When I say, "I'm a writing coach," people want to know what I do--exactly. I explain that I'm something like a writer's therapist (minus the couch, and with better lines than "how does that make you feel?"). I try to diffuse the angst-bomb that is always ticking loudly within a writer's gut, so that she can actually focus on her ideas, her art, her work, dammit! And by work, I mean the writing.
Just to be clear, I am not talking about the other form of work most common to the 21st Century Scribe: Posting about the work, or posting about not working. Now, don't get me wrong, I don't mind a status update as amusing as "On the Road to Revising...Really! But first need to take find out which Facts of Life character I am...". (For the record: I'm something of a Mrs. Garrett in the body of Jo.) But I see the epidemic of superficial chatting, mindless "researching" and constant multi-tasking as deadly to the vulnerable, lonesome, nervous, and innately excuse-making psyche of the writer.
A lot of what I do as a writing coach is simple. I help my clients to make decisions about what they are really burning to write, rather than what they think they should write, and then I threaten to break their legs if they don't set a real goal, a real deadline, and a real writing schedule ...right now! (What can I say, I became a "made" coach working with a certain Syndicate you may have heard of ... And I don't mean King Features. Bada Bing!)
Ideally, once a writer gets some momentum going with his initial draft, or his revision, a new problem arises. The "so-what" factor. That irritating feeling that what we are writing is good, really good, maybe, but not exactly delicious. Something that's just a little too intellectually boring to be Borges. A little too emotionally cheap to be Cheever. There's something safe or cautious or bland about it. And if we read our own work and say, "It's well-written enough, the story is intriguing enough, but ...so what?" then how can we expect our Uncle Monty, our pal Joey, let alone an agent, an editor and ultimately the reading public at large to want to pore over our prose?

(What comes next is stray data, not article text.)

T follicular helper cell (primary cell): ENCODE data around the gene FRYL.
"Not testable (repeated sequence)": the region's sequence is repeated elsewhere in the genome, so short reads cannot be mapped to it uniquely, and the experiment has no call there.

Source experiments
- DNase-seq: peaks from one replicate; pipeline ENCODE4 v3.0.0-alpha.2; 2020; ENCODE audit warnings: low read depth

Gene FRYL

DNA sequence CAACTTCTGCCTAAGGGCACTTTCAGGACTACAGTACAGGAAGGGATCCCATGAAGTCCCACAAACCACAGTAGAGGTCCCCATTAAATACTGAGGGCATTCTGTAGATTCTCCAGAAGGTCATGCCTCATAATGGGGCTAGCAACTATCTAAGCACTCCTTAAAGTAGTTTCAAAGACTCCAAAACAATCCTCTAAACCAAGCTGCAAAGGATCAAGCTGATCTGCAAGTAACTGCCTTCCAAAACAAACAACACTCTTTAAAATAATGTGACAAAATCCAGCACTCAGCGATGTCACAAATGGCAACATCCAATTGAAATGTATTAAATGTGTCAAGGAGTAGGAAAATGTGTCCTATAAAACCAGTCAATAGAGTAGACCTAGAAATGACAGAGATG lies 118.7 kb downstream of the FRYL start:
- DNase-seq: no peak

That's when we really start to have fun. Good, dirty, subversive fun. Using tricks and sneaks, hooks and books, I push my client to push past his own inhibitions, fear of rejection, of being ignored, of that strange ache in the jaw that could be something fatal –– like face-opathy (we writers are terrible hypochondriacs) –– and ultimately I am there to cheer as he uncovers a much more fascinating place in his writing. And the ghosts of Borges, Cheever and a host of other spirit scribes cheer too.
And then it's back to work, for all of us.
--Jill Dearman is the author of Bang the Keys: Four Steps to a Lifelong Writing Practice (Penguin/2009).